President Barack Obama signed an executive order today imposing sanctions on seven Venezuelan government officials for committing human rights violations, and declared a national emergency with respect to Venezuela. The executive order implements and expands on the Venezuela Defense of Human Rights and Civil Society Act, signed by the president in December 2014.
“Venezuelan officials past and present who violate the human rights of Venezuelan citizens and engage in acts of public corruption will not be welcome here, and we now have the tools to block their assets and their use of U.S. financial systems,” said White House Press Secretary Josh Earnest. “The executive order does not target the people or the economy of Venezuela.”
The executive order targets those determined by the Department of the Treasury, in consultation with the Department of State, to be involved in:
Actions or policies that undermine democratic processes or institutions;
Significant acts of violence or conduct that constitutes a serious abuse or violation of human rights, including against persons involved in antigovernment protests in Venezuela in or since February 2014;
Actions that prohibit, limit, or penalize the exercise of freedom of expression or peaceful assembly; or
Public corruption by senior officials within the government of Venezuela.
The executive order also authorizes the Treasury Department, in consultation with the Department of State, to target any person determined:
To be a current or former leader of an entity that has, or whose members have, engaged in any activity described in the executive order, or of an entity whose property and interests in property are blocked or frozen pursuant to the executive order; or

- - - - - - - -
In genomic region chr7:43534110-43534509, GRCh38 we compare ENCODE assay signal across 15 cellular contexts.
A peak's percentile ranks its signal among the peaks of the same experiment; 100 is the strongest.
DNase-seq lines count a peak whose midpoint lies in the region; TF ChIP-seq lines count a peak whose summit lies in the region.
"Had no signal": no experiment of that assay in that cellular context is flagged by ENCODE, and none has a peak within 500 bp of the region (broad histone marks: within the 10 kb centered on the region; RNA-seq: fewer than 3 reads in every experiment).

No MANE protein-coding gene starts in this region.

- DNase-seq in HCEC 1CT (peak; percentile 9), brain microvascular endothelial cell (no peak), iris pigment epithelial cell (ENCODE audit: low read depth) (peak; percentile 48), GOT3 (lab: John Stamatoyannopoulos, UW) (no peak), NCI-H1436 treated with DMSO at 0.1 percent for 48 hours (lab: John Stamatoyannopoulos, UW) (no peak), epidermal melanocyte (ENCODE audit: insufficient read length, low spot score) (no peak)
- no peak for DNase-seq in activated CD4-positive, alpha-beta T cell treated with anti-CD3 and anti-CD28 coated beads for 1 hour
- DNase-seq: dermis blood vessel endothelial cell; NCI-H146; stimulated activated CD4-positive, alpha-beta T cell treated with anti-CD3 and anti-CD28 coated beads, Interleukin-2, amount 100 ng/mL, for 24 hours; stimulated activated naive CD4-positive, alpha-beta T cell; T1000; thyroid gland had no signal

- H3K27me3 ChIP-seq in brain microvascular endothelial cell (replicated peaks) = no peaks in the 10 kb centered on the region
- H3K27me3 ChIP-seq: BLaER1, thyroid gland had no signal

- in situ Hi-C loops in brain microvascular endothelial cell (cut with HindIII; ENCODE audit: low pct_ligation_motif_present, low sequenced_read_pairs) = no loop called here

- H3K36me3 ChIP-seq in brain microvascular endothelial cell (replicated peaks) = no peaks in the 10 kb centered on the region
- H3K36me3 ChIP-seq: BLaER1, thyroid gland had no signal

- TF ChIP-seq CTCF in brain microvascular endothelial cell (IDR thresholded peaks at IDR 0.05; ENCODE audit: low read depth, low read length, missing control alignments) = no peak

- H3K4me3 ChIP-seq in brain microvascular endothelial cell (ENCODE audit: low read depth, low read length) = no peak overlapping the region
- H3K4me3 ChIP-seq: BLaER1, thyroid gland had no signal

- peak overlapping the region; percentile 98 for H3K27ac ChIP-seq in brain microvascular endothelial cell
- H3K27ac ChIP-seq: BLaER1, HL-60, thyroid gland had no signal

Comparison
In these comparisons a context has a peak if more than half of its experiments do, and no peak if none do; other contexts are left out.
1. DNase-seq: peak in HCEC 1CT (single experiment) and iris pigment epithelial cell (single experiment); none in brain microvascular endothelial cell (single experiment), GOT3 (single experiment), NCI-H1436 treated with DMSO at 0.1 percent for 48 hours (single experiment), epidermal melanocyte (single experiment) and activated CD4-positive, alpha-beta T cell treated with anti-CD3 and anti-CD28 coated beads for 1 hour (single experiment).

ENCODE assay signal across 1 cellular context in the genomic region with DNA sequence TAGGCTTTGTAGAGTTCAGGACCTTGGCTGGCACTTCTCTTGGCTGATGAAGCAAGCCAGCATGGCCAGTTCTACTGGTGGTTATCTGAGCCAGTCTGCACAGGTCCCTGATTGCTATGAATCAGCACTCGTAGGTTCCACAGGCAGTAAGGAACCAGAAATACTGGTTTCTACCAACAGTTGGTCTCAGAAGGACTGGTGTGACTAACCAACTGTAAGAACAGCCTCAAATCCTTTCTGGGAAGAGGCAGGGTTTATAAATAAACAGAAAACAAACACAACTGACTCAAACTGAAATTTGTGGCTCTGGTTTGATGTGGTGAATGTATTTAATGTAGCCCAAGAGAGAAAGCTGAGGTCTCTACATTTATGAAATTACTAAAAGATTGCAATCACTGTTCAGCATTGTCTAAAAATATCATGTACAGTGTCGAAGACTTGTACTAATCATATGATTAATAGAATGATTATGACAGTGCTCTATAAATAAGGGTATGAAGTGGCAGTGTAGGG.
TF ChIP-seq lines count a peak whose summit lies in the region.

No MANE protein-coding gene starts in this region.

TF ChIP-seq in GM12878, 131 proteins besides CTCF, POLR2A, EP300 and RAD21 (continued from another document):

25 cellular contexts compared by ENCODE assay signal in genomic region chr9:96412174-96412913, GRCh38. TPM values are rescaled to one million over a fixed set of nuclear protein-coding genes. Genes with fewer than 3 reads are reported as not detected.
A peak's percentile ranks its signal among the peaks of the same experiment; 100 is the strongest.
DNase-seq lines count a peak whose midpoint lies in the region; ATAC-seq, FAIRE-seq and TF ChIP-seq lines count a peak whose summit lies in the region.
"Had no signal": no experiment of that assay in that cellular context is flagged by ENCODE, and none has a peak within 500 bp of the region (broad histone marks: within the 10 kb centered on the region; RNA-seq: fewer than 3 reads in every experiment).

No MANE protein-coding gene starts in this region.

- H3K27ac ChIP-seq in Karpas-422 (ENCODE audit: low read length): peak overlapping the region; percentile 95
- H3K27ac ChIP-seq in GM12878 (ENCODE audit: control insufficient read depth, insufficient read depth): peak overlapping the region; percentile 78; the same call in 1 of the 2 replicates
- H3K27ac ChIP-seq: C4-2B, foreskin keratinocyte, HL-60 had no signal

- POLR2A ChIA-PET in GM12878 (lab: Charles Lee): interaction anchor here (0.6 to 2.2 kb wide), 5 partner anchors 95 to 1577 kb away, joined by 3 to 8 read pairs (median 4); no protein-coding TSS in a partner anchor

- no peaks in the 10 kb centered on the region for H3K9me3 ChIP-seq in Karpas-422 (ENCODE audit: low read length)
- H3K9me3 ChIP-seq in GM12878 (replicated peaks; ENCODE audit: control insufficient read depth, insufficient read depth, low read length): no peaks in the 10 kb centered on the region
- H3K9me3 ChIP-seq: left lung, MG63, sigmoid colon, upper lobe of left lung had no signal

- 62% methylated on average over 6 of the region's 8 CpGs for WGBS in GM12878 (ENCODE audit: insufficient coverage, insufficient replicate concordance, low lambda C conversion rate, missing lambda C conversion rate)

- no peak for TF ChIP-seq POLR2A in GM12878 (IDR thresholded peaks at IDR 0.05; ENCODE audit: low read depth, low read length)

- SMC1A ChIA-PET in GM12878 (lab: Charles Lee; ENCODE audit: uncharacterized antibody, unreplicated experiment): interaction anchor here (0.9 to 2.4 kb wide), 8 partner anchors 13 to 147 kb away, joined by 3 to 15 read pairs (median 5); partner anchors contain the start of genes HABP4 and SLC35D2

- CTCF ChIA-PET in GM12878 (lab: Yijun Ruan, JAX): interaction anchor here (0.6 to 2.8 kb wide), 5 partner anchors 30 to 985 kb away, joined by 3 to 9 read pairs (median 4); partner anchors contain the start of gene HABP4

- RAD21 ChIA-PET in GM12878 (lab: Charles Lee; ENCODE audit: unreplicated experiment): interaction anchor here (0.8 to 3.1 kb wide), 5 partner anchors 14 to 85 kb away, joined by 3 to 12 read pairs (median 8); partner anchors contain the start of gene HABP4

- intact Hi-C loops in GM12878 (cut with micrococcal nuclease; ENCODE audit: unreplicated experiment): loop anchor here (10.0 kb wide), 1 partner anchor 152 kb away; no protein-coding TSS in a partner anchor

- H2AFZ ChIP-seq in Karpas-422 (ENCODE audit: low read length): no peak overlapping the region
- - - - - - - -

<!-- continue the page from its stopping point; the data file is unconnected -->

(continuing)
To be a current or former official of the government of Venezuela;
The president imposed sanctions on the following seven individuals listed in the annex to the executive order:
Antonio José Benavides Torres, Commander of the Strategic Region for the Integral Defense of the Central Region of Venezuela’s Bolivarian National Armed Forces, and former Director of Operations for Venezuela’s Bolivarian National Guard;
Gustavo Enrique González López, Director General of Venezuela’s Bolivarian National Intelligence Service and President of Venezuela’s Strategic Center of Security and Protection of the Homeland;
Justo José Noguera Pietri: President of the Venezuelan Corporation of Guayana, a state-owned entity, and former General Commander of Venezuela’s Bolivarian National Guard;
Katherine Nayarith Haringhton Padron, national level prosecutor of the 20th District Office of Venezuela’s Public Ministry;
Manuel Eduardo Pérez Urdaneta, director of Venezuela’s Bolivarian National Police.
Manuel Gregorio Bernal Martínez, Chief of the 31st Armored Brigade of Caracas of Venezuela’s Bolivarian Army and former Director General of Venezuela’s Bolivarian National Intelligence Service; and
Miguel Alcides Vivas Landino, Inspector General of Venezuela’s Bolivarian National Armed Forces and former Commander of the Strategic Region for the Integral Defense of the Andes Region of Venezuela’s Bolivarian National Armed Forces.